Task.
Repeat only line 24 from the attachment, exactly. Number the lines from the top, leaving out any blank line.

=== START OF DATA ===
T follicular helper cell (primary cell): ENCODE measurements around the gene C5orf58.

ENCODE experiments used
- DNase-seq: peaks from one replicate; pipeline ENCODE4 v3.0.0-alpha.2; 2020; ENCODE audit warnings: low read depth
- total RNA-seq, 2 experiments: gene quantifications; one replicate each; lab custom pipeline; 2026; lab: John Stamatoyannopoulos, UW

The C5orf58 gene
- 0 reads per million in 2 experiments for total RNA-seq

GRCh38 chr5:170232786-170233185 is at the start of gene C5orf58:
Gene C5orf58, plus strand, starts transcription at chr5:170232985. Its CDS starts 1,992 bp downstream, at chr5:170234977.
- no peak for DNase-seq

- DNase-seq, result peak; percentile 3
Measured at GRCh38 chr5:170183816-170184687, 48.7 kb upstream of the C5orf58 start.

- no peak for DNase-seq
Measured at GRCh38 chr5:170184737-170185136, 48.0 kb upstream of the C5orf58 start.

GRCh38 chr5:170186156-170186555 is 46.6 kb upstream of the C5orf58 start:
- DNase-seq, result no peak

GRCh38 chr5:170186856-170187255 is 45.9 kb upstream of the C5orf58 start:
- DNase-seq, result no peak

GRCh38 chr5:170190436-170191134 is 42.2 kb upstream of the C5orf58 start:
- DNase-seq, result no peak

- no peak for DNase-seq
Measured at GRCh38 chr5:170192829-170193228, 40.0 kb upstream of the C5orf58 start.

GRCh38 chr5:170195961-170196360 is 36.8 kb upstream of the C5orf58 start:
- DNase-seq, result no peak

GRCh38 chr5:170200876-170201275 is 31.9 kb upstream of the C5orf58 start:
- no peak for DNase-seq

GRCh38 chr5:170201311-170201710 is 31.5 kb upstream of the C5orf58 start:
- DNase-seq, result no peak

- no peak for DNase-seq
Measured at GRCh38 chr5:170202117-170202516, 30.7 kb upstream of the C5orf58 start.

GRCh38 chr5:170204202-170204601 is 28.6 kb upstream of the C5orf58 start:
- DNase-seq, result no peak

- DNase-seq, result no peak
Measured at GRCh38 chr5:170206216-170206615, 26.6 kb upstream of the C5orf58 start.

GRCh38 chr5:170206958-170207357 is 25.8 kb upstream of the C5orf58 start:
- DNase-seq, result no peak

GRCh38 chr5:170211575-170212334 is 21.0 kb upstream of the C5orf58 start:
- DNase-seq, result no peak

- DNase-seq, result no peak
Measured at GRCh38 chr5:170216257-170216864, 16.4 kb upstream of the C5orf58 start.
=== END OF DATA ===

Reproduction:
GRCh38 chr5:170200876-170201275 is 31.9 kb upstream of the C5orf58 start: